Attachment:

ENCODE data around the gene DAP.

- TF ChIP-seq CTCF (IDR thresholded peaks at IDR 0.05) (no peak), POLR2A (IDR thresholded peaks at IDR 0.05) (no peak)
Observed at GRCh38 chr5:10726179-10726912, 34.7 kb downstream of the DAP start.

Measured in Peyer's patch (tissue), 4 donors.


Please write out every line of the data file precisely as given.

ENCODE data around the gene DAP.

- TF ChIP-seq CTCF (IDR thresholded peaks at IDR 0.05) (no peak), POLR2A (IDR thresholded peaks at IDR 0.05) (no peak)
Observed at GRCh38 chr5:10726179-10726912, 34.7 kb downstream of the DAP start.

Measured in Peyer's patch (tissue), 4 donors.